Tough new screening procedures mean musicians travelling to the US should be prepared to be interrogated and have social media and computer gear placed under scrutiny. It may not seem fair but it's part of Trump's new border order.
The new order specifically requires heightened vetting and screening of those “who seek to enter the United States on a fraudulent basis”, meaning that there is going to be even more scrutiny and less forgiveness than ever before with regard to artists attempting to enter the US on visitor visas (B-1/B-2) or through the Visa Waiver Program (“ESTA”), immigration lawyer Brian Taylor Goldstein explains.
“We are already receiving reports of artists being held and detained for hours upon entering the US to determine whether or not they are performing. Even artists entering as visitors for the purpose of attending a conference or “performing a showcase” are being pulled aside and, in many cases, being refused entry. Artists entering with B- 1/B-2 visas or through the Visa Waiver Program (ESTA) are being pulled aside the moment they say that they are “entertainers”, “performers”, or “artists.”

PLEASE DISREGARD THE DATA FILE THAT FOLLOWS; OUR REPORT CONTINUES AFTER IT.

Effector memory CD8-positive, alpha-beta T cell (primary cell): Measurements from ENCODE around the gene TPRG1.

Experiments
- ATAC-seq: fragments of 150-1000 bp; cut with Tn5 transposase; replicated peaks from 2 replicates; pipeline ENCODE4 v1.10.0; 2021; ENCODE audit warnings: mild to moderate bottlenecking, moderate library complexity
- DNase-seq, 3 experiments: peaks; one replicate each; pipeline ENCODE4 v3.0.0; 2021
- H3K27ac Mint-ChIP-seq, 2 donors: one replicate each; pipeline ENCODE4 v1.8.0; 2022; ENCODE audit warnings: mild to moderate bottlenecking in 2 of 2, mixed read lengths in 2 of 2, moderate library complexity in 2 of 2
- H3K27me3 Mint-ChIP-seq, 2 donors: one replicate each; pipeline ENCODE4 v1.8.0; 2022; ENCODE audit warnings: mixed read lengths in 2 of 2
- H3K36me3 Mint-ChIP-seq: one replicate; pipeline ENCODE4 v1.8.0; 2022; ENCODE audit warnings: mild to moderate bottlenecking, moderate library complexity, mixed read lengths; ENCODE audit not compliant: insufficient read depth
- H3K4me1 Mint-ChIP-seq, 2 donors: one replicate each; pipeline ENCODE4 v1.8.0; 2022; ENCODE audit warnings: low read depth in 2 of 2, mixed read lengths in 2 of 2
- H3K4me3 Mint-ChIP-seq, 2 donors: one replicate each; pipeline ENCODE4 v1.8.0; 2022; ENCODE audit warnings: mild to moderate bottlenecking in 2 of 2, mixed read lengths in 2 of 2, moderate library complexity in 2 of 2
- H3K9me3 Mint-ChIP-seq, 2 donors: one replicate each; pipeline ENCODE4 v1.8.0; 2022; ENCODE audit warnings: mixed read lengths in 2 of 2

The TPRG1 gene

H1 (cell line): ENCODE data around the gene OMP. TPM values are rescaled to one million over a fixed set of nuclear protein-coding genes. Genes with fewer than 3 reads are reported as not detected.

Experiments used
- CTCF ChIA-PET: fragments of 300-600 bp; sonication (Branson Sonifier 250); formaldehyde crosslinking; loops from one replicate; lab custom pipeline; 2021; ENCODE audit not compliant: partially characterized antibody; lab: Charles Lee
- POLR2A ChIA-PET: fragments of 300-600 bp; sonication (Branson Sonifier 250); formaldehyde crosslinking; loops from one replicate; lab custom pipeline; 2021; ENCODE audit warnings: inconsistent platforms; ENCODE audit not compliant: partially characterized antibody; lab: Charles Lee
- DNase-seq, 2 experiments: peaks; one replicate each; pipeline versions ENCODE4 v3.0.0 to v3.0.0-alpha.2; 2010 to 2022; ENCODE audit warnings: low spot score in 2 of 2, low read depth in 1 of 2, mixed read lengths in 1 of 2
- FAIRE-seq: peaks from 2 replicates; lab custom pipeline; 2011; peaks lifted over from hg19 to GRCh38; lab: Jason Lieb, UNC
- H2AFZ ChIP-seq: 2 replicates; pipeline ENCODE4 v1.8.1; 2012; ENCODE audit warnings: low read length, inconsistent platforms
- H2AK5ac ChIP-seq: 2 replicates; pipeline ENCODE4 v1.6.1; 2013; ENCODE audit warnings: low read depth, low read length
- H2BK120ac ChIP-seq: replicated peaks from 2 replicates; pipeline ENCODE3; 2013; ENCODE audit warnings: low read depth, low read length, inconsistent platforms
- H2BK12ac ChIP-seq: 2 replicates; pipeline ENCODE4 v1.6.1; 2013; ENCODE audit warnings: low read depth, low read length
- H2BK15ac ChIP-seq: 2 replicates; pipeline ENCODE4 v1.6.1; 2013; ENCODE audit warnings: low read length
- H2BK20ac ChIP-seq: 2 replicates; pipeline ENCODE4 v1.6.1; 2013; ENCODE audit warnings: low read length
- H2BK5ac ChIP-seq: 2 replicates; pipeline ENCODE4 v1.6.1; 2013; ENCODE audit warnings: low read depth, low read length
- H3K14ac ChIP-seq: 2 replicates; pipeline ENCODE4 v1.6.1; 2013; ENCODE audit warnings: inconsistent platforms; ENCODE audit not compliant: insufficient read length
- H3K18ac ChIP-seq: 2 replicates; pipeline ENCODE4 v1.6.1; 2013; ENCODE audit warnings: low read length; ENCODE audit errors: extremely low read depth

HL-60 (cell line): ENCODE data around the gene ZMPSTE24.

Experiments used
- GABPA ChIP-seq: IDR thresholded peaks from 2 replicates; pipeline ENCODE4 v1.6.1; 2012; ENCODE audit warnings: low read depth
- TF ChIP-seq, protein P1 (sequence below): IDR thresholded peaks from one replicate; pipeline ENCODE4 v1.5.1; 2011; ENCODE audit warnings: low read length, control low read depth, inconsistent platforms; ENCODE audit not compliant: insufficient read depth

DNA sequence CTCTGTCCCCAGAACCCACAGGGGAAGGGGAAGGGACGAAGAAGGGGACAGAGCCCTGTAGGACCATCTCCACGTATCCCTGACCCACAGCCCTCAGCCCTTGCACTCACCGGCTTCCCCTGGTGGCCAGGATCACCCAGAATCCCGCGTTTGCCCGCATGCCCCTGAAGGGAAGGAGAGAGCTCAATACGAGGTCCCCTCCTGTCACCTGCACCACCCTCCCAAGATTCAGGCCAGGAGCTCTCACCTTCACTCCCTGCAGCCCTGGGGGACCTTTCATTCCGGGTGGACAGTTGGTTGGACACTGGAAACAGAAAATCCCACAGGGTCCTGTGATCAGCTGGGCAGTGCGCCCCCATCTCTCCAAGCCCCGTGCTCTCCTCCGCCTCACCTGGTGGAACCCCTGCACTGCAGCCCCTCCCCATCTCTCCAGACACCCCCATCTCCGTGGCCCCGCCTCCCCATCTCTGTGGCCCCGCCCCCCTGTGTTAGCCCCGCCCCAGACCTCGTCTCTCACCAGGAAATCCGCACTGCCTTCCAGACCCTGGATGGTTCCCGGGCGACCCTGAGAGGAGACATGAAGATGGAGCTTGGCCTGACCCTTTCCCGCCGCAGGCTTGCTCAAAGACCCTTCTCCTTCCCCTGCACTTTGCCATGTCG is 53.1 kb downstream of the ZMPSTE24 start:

When an individual is held and detained, they are subject to interrogation as well as demands to inspect their cell phones, luggage, and personal items. Any refusals can be grounds for a refused entry, which will then stay on an artist’s record impeding future visas and travel.
Everyone needs to understand and accept that: Artists cannot perform on visitor visas (B-1/B-2) or through the Visa Waiver Program (“ESTA”) regardless of whether or not they are being paid and tickets are sold.
Except in the most narrowly defined circumstances, US immigration law has always defined “work” as it pertains to artists, as any kind of performance. Artists denied entry on the basis of fraud, will have a denied entry on their record, impeding future visas and travel.